Ben Hania: For me, the main difference between news and cinema is like the difference between amnesia and memory, cinema is memory it's for generations, but news is now. And we are in a very crazy period, because we have a lot of news so we're kind of amnesic, we have heard everything but don't know anything.
Paratian: It's the difference between journalism and literature. As a woman you are touched, and as a man you are touched also. We have talked to men who say, I understand some things about being a man by watching these guys, because there is somethings they say that I recognize in myself, even if i would never say it. Cinema affects you more strongly than only abstract things.
Did you know always that you wanted to be the narrator, and be there throughout the film?
Ben Hania: Yes, because there are a lot of stories in the film and there is no link between them and the main link is an idea. I needed a character to link all the stories. For example the girl with the tattoo, the girl who commits suicide, the casting call, I needed the character to link all this so I borrowed the code of an investigative documentary...
Paratian: Like a Michael Moore film, you know...
When and how did Enjaaz, the post production fund of the Dubai International Film Festival come onboard?
Habib Attia: We started the development of the project with Dubai, in 2009. Then Dubai knew about the project, so Enjaaz was just a concretization of this collaboration. Enjaaz came in at the right moment. We had the final cut of the film but we were not booked on the financing, they enabled us to finish the film in the right way. The other great part of DIFF is their visibility. It's important to have a partner like Dubai, not only for their film festival, where we had our world premiere, but other events in other festivals and distribution. Dubai is the right partner for financing-slash-quality, because of how they are perceived in the world. DIFF is not only a very big festival with red carpets but it's very market oriented and it has this handle on its identity. It's important to have them as a partner on the film.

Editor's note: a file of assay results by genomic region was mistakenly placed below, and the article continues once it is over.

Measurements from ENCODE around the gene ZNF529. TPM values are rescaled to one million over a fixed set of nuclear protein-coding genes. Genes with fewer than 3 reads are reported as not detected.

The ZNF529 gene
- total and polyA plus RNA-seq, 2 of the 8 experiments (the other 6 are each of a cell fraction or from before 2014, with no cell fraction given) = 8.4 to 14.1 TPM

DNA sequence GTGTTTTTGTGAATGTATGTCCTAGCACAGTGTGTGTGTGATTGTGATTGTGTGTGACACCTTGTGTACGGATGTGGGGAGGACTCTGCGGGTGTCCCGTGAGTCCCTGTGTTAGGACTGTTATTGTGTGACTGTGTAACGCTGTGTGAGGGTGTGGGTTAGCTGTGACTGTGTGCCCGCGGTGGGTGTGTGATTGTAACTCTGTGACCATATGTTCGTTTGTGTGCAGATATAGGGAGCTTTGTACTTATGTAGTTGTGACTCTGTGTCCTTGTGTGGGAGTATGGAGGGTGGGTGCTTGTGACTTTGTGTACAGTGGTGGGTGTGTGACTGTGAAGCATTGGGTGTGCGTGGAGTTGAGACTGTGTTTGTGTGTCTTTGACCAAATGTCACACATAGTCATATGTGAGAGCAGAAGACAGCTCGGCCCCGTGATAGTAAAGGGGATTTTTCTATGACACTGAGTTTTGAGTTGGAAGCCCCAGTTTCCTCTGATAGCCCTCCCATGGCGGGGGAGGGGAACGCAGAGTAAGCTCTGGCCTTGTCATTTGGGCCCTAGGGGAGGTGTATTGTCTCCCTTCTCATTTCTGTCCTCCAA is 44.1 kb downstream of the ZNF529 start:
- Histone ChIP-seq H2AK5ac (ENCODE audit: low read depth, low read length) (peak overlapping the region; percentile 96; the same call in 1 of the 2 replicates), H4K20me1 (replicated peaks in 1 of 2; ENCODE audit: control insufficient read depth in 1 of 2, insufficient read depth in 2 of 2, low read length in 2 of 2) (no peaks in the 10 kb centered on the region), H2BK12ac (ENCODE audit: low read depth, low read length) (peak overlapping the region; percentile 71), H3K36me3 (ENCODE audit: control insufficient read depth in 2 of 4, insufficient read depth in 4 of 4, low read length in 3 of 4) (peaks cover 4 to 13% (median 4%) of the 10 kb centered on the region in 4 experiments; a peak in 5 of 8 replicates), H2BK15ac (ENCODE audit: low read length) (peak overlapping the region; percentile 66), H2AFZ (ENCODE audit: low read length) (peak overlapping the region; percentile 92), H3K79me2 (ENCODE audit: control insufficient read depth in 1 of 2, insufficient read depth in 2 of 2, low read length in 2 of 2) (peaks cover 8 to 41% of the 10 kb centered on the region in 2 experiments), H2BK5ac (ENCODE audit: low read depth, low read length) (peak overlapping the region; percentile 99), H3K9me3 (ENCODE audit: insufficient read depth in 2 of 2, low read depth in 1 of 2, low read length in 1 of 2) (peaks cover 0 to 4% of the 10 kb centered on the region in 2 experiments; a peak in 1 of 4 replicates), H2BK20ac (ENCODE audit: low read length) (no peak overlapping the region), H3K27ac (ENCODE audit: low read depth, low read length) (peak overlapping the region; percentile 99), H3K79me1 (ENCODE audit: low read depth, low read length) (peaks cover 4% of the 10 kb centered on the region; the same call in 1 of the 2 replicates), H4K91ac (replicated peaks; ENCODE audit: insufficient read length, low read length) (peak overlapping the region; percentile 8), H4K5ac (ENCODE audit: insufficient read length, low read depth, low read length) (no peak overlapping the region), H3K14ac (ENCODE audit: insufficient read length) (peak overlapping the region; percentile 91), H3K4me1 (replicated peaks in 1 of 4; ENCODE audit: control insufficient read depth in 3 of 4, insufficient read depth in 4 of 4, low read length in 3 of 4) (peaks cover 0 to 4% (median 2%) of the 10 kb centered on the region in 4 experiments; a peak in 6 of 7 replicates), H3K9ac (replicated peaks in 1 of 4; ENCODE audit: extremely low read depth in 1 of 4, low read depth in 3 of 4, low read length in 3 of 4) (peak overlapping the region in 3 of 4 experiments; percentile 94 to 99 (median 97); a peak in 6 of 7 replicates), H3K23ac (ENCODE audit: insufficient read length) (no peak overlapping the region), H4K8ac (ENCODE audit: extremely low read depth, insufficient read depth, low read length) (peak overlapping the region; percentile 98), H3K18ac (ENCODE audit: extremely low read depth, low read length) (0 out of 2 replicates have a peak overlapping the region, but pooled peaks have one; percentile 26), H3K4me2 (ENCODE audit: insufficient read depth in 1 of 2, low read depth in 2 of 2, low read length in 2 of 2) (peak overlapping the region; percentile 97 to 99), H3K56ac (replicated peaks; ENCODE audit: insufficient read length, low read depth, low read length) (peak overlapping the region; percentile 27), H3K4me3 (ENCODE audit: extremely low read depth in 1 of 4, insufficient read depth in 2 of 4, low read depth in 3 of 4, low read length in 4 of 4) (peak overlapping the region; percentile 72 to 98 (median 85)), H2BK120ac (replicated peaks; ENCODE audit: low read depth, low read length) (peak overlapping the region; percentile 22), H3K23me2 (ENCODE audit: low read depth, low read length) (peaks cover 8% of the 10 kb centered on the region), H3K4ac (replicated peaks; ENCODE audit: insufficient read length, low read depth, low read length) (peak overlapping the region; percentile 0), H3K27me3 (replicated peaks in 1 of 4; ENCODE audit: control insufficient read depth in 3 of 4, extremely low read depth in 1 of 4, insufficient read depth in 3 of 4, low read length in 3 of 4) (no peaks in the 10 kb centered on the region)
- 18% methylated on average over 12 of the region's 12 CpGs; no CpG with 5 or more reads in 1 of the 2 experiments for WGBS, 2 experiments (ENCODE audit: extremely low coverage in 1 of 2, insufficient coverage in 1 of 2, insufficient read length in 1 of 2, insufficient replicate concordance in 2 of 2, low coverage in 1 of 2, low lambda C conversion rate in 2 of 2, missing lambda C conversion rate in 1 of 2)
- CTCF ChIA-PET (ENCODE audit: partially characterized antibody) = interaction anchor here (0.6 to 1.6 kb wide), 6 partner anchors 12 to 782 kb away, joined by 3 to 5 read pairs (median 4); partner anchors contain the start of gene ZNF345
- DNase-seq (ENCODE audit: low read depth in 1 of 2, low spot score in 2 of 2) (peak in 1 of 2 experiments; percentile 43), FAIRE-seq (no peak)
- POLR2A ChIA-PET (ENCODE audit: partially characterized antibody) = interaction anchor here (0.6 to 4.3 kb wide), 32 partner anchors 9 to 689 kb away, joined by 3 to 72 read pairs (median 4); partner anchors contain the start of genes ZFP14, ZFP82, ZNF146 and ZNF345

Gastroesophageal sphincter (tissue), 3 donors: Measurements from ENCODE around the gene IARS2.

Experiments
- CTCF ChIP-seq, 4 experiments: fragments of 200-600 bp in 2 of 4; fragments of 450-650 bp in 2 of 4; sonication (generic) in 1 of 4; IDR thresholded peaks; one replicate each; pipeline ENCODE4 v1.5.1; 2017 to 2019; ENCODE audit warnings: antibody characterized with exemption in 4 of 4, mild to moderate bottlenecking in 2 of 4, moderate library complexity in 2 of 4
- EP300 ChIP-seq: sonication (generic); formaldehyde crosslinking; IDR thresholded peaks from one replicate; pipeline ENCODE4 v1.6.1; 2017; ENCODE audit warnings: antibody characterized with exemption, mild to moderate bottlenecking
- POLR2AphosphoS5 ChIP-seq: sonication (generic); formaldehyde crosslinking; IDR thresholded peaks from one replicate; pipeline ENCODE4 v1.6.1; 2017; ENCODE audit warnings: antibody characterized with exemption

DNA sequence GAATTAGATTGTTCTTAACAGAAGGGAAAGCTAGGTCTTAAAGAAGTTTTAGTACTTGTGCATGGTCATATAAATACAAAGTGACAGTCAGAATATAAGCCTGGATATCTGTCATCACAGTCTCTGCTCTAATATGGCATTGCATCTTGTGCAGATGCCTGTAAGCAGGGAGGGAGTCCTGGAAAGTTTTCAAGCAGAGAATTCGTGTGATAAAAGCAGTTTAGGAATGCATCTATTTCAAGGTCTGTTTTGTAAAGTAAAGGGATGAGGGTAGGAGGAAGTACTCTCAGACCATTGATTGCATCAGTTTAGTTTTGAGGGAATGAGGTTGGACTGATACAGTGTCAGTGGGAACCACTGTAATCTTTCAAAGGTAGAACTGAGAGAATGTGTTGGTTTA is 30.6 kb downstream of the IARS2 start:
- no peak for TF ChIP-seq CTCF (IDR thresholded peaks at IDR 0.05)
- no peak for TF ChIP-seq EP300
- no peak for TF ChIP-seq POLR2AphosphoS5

Paratian: Also it has made the position of Arab co-producers stronger, because before they didn't have a lot to bring to the table. Now they can bring money, partners and so they have a better position, and it makes what they bring to the project more interesting. Habib is a very subtle but very strong producer and he can get a spot in the international market because he brings that. It's very important. What I saw, in Dubai, was that there is really a community of directors and producers who are starting to come together, and you realize that you now have a voice, you have a community.
Ben Hania: We can breathe a little bit, Enjaaz is like a breath.
All images courtesy of the filmmakers, used with permission